James Cook’s critics can relish the irony that a global pandemic has diminished the planned lavish commemorations of his east coast Australian arrival 250 years ago today.
Many Indigenous people and supporters of their causes and sensibilities rightly view the lieutenant as the doorman for so many ills that followed, including the smallpox epidemic of 1789 that killed as many as seven in 10 Aboriginal people of the new colony for which Cook’s arrival paved the way.
We’ll hear much today about how Cook brought “enlightenment” to a continent that has staged the world’s longest continuous civilisation for 100,000 years. The boosters will insist that commemorating divisive Cook – whose first act on landing on 29 April 1770 was to shoot one of the Indigenous men who challenged him – is also, somehow, the means to Australian reconciliation.
The member for Cook – named in the navigator’s honour – and prime minister, Scott Morrison, summed up one side of the Cook divide when he said: “As the 250th anniversary nears we want to help Australians better understand Captain Cook’s historic [1st] voyage [of discovery] and its legacy for exploration, science and reconciliation. That voyage is the reason Australia is what it is today and it’s important we take the opportunity to reflect on it.”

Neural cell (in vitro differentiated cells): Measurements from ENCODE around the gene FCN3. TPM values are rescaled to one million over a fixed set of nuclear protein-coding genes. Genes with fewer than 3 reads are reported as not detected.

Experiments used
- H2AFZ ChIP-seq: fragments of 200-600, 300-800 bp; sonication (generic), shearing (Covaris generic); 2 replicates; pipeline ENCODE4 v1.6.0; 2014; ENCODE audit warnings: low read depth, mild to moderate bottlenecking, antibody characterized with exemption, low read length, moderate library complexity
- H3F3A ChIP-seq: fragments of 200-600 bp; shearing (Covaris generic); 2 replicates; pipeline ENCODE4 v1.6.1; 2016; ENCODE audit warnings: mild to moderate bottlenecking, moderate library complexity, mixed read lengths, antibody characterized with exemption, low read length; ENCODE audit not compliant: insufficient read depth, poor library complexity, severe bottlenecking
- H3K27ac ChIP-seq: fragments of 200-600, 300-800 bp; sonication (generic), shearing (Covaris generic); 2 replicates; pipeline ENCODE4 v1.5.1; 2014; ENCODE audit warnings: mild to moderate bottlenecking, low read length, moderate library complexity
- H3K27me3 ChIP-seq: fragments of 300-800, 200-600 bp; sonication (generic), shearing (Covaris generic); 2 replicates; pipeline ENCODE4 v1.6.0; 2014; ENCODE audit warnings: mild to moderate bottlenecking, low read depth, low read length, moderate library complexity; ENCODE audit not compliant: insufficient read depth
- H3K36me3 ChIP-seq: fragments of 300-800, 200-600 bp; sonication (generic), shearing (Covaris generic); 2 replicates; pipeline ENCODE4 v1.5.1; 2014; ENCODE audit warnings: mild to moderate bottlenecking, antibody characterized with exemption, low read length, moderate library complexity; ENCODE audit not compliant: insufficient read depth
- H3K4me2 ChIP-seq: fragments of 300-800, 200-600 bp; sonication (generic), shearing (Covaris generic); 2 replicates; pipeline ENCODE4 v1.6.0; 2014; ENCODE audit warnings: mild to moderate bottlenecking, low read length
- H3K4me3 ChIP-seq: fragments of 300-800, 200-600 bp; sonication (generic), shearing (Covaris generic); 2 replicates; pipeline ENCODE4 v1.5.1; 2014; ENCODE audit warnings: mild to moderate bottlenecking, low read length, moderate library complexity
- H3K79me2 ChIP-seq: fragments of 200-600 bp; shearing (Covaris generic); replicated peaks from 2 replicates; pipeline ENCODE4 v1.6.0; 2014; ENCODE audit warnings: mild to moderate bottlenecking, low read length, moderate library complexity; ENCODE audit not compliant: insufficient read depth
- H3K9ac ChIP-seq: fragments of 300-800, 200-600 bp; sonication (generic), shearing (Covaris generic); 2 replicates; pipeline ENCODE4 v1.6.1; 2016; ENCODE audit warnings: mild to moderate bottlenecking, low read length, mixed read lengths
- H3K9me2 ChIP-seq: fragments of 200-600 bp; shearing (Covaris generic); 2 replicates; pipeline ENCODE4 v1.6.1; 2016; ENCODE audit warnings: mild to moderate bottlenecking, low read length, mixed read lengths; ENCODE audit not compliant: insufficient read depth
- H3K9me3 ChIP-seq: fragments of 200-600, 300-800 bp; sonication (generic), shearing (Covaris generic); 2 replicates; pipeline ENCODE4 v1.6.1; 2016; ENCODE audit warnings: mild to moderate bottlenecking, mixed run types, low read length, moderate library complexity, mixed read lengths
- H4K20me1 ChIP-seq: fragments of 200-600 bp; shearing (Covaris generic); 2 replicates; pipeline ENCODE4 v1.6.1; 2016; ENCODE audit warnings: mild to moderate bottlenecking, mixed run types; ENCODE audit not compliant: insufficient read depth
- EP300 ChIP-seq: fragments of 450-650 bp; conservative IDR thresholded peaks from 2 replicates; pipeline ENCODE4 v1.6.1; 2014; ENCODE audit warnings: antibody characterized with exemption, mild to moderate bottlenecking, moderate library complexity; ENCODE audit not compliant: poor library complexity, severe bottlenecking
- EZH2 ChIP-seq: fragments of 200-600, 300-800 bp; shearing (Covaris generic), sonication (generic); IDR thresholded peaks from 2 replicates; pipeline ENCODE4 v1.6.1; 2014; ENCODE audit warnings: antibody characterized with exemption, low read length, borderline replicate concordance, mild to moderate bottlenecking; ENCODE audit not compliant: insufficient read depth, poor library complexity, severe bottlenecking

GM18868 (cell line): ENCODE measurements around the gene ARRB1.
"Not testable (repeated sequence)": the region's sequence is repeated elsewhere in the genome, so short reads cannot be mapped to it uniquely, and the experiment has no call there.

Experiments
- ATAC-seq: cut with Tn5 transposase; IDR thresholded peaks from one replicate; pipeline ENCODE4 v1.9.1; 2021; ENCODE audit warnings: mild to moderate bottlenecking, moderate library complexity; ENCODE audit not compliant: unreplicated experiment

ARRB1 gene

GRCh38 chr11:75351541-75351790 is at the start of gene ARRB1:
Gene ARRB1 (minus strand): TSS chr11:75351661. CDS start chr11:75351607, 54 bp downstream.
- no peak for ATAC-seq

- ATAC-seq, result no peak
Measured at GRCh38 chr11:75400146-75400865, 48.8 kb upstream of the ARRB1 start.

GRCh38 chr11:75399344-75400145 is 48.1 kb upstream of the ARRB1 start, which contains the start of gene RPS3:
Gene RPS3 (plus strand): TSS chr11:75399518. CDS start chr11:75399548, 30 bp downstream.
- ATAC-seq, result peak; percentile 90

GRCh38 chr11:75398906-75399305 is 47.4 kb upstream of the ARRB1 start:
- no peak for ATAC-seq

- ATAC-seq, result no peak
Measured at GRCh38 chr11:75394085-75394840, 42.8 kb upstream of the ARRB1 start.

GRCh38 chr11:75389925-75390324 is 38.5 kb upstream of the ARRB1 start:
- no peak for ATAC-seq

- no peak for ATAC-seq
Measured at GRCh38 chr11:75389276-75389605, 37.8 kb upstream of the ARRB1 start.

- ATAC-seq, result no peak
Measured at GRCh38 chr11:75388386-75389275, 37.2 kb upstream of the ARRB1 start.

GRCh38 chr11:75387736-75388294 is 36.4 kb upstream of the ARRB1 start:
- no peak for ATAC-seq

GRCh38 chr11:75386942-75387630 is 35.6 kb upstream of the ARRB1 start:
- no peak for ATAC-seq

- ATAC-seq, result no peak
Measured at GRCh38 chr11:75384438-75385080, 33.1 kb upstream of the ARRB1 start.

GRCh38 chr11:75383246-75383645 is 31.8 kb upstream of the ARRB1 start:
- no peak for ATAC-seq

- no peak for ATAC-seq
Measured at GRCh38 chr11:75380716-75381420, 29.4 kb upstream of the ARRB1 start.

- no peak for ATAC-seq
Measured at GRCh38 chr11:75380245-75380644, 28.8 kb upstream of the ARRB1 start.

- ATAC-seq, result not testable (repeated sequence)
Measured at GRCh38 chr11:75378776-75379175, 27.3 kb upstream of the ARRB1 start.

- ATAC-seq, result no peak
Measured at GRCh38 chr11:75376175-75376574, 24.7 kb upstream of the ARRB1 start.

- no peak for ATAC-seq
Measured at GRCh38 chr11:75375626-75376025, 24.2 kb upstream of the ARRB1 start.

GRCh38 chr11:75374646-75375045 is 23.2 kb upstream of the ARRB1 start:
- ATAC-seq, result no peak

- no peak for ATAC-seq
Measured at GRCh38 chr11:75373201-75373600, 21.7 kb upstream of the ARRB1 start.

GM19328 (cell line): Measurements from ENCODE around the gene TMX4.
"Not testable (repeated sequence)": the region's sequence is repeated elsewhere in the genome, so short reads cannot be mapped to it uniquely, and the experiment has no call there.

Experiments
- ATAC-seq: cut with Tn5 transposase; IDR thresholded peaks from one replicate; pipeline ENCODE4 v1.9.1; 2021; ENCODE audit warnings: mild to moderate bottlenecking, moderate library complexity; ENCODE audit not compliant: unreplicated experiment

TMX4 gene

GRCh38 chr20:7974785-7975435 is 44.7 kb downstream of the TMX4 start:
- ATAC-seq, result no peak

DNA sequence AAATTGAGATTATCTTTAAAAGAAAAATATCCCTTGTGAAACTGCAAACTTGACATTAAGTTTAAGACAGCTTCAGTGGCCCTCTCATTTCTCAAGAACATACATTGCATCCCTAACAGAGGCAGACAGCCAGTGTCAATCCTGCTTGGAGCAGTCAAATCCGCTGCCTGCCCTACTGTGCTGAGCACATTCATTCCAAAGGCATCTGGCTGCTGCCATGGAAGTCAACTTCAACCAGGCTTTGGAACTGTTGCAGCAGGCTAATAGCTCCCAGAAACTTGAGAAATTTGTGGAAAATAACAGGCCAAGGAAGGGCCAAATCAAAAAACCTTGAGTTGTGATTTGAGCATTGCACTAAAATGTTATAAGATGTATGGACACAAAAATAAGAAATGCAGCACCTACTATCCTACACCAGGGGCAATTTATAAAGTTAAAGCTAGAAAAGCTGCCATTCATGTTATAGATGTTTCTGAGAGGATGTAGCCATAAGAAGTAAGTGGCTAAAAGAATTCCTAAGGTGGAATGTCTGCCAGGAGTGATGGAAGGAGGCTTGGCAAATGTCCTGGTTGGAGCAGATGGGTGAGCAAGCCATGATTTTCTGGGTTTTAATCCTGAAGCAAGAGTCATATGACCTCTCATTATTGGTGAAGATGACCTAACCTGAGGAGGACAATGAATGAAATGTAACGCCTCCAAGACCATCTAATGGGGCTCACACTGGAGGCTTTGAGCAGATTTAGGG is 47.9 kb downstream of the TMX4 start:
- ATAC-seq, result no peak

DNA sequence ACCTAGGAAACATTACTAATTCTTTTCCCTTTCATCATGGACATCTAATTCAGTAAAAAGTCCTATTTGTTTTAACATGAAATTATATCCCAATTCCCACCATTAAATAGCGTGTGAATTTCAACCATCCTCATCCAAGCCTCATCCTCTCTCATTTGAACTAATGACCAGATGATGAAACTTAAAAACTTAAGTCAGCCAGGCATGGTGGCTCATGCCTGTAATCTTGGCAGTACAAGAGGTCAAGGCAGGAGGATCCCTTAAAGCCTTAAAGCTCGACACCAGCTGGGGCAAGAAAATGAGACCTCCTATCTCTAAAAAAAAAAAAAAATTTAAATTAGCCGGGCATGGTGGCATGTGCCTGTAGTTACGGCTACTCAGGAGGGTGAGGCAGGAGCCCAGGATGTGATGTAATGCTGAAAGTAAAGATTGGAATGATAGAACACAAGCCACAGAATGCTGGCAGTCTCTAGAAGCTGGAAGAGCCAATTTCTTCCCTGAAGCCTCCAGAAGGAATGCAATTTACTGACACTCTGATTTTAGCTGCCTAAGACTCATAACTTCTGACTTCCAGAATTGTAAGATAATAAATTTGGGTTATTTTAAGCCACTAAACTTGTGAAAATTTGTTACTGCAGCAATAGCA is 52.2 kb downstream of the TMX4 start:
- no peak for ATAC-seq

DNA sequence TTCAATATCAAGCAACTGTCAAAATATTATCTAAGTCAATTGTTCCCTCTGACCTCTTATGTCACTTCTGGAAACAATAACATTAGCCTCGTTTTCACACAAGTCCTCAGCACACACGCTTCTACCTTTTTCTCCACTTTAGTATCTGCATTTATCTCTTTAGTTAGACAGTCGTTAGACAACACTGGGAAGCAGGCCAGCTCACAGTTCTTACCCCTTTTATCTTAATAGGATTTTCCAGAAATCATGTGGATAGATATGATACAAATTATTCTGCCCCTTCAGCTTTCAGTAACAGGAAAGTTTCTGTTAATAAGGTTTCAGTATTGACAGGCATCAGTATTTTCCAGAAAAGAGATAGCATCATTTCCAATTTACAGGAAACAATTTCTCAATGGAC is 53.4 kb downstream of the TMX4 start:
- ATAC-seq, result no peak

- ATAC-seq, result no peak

Over the past century Australia has used Cook’s name, his ethos and “spirit” of adventure when commemorating everything from Australia Day and Anzac, to Remembrance Day, the centenary of the establishment of Melbourne and federation.
There is no doubt Cook was complex, both morally and in legacy. He was the foremost British navigator and cartographer of his epoch, a man who was not born to the admiralty and made his way to the top through merit.
Official commemoration will laud Cook today. But it will do so in isolation from his many complexities and flaws